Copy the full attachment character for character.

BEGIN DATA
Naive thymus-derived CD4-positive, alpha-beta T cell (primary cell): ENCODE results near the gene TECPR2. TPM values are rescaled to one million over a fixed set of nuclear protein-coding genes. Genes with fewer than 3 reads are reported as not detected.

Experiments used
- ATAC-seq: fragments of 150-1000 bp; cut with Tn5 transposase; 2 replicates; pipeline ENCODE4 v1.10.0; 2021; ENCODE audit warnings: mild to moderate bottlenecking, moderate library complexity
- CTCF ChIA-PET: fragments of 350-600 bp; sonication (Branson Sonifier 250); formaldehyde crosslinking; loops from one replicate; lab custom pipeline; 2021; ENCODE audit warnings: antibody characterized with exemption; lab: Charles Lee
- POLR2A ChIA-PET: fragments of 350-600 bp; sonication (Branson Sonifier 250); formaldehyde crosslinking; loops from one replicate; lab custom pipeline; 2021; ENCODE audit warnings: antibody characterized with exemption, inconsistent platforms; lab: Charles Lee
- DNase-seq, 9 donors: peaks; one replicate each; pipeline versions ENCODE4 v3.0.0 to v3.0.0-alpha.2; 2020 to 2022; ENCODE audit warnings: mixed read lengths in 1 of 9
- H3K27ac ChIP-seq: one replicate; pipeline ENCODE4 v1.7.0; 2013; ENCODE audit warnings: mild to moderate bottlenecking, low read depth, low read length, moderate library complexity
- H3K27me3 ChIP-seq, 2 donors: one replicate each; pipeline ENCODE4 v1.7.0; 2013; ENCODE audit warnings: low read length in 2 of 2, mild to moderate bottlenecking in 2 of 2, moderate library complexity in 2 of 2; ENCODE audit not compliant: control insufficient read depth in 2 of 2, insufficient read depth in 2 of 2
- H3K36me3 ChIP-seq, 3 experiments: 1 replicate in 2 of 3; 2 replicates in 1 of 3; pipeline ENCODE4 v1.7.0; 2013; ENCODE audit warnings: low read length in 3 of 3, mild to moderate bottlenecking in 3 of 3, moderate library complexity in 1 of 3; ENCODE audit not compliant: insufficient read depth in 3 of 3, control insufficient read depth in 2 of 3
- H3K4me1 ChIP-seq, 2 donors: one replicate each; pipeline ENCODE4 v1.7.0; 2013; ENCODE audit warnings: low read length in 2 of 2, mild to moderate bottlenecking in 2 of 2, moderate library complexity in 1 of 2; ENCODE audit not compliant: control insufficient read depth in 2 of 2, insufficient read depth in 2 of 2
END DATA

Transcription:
Naive thymus-derived CD4-positive, alpha-beta T cell (primary cell): ENCODE results near the gene TECPR2. TPM values are rescaled to one million over a fixed set of nuclear protein-coding genes. Genes with fewer than 3 reads are reported as not detected.

Experiments used
- ATAC-seq: fragments of 150-1000 bp; cut with Tn5 transposase; 2 replicates; pipeline ENCODE4 v1.10.0; 2021; ENCODE audit warnings: mild to moderate bottlenecking, moderate library complexity
- CTCF ChIA-PET: fragments of 350-600 bp; sonication (Branson Sonifier 250); formaldehyde crosslinking; loops from one replicate; lab custom pipeline; 2021; ENCODE audit warnings: antibody characterized with exemption; lab: Charles Lee
- POLR2A ChIA-PET: fragments of 350-600 bp; sonication (Branson Sonifier 250); formaldehyde crosslinking; loops from one replicate; lab custom pipeline; 2021; ENCODE audit warnings: antibody characterized with exemption, inconsistent platforms; lab: Charles Lee
- DNase-seq, 9 donors: peaks; one replicate each; pipeline versions ENCODE4 v3.0.0 to v3.0.0-alpha.2; 2020 to 2022; ENCODE audit warnings: mixed read lengths in 1 of 9
- H3K27ac ChIP-seq: one replicate; pipeline ENCODE4 v1.7.0; 2013; ENCODE audit warnings: mild to moderate bottlenecking, low read depth, low read length, moderate library complexity
- H3K27me3 ChIP-seq, 2 donors: one replicate each; pipeline ENCODE4 v1.7.0; 2013; ENCODE audit warnings: low read length in 2 of 2, mild to moderate bottlenecking in 2 of 2, moderate library complexity in 2 of 2; ENCODE audit not compliant: control insufficient read depth in 2 of 2, insufficient read depth in 2 of 2
- H3K36me3 ChIP-seq, 3 experiments: 1 replicate in 2 of 3; 2 replicates in 1 of 3; pipeline ENCODE4 v1.7.0; 2013; ENCODE audit warnings: low read length in 3 of 3, mild to moderate bottlenecking in 3 of 3, moderate library complexity in 1 of 3; ENCODE audit not compliant: insufficient read depth in 3 of 3, control insufficient read depth in 2 of 3
- H3K4me1 ChIP-seq, 2 donors: one replicate each; pipeline ENCODE4 v1.7.0; 2013; ENCODE audit warnings: low read length in 2 of 2, mild to moderate bottlenecking in 2 of 2, moderate library complexity in 1 of 2; ENCODE audit not compliant: control insufficient read depth in 2 of 2, insufficient read depth in 2 of 2